In prioritising the safety of its customers, Huawei takes several approaches to keeping customers protected from cybersecurity threats – including AI, tech innovation and governance interventions. Herman Kannenberg, Huawei South Africa Chief Security Officer explains the holistic approach.
AI for risk management
On the artificial intelligence (AI) front, Huawei has developed a series of AI-powered security products and components centering on risk identification, situational awareness, risk prevention and response.
These tools are integrated with our 5G, IoT, and cloud solutions to provide intelligent network boundary protection and defence, real-time situational awareness, and efficient closed-loop handling of security risks, thereby helping customers build network resilience to protect themselves and their customers.
We have also introduced full-stack security technologies into our ICT products to enhance product security and resilience. These technologies include host-intrusion detection, sandboxing functionality, container security, CPU side-channel attack detection, web application security and intelligent risk control.
We have also deployed memory-code integrity measurement on 5G base stations, ensuring runtime code security. Furthermore, we have enhanced kernel integrity protection on mobile phones, and applied key security technologies such as the real-time detection of kernel attacks and AI-based detection of unknown threats to improve mobile-phone security.
Another area of Huawei innovation is in mobile apps. Dynamic and static privacy data-access compliance-detection technologies can now detect exceptions in mobile applications, such as permission abuse, malicious behaviour, and pirated applications. This not only ensures that the Huawei AppGallery complies with Android Green Alliance 2.0, but also provides for a clean and sustainable application software ecosystem.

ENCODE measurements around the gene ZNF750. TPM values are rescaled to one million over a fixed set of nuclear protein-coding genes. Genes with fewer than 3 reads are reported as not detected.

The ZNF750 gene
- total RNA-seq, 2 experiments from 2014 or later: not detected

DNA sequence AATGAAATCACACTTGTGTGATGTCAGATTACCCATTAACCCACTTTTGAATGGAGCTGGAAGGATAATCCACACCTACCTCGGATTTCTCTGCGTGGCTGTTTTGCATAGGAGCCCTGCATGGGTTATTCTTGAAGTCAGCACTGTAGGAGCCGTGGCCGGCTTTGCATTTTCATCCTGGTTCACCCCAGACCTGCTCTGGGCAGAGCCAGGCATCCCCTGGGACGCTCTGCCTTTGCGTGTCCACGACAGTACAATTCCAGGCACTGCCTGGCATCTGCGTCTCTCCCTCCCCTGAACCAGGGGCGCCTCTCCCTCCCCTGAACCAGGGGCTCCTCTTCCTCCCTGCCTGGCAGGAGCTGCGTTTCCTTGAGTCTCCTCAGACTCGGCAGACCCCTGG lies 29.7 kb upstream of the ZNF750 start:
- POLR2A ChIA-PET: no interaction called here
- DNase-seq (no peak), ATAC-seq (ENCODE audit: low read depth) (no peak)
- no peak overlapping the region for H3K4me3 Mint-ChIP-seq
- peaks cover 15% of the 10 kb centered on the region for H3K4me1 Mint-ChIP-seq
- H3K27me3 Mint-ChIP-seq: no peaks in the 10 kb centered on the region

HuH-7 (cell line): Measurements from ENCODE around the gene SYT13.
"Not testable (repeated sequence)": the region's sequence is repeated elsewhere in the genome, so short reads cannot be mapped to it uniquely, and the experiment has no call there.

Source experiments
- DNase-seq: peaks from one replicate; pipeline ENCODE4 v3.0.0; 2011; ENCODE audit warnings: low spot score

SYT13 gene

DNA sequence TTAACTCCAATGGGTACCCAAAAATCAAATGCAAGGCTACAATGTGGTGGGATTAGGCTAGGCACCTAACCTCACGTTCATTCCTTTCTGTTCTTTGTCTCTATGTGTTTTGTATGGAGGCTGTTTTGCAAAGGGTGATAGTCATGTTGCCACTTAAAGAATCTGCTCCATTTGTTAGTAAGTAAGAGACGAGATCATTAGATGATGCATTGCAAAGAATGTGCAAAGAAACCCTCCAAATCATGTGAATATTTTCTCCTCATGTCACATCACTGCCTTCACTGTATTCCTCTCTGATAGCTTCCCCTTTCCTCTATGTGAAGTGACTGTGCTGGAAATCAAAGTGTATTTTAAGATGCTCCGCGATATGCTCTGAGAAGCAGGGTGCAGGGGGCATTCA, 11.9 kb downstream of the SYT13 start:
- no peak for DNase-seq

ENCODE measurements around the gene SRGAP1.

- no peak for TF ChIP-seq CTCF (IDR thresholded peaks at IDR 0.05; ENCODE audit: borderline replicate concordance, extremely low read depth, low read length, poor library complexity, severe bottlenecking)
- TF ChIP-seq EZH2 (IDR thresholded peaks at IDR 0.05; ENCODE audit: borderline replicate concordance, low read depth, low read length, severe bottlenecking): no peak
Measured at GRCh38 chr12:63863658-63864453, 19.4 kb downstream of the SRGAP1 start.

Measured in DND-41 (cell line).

In 2019, Huawei released the “Thinking Ahead about AI Security and Privacy Protection” white paper, setting out Huawei’s views on the current security and privacy challenges surrounding AI. The paper explores key topics such as technical reliability, societal applications, and legal requirements and responsibilities.
The paper proposes a number of feasible governance models, including planning trustworthy technical solutions, and adopting a shared responsibility model for AI security and privacy. The paper calls on all stakeholders to work together towards shared goals for the healthy development of AI into the future.
Our experience tells us that no one has a monopoly on good ideas. The more we share and discuss the challenges we all face, the more we can improve solutions, standards and approaches to raise the bar for everyone.
Huawei remains determined to communicate and cooperate with stakeholders with openness, integrity and accountability.
We strive to address cybersecurity and privacy-protection challenges through technological innovation, standards development, and management improvement to help customers establish their own cyber-resilience and risk-mitigation strategies.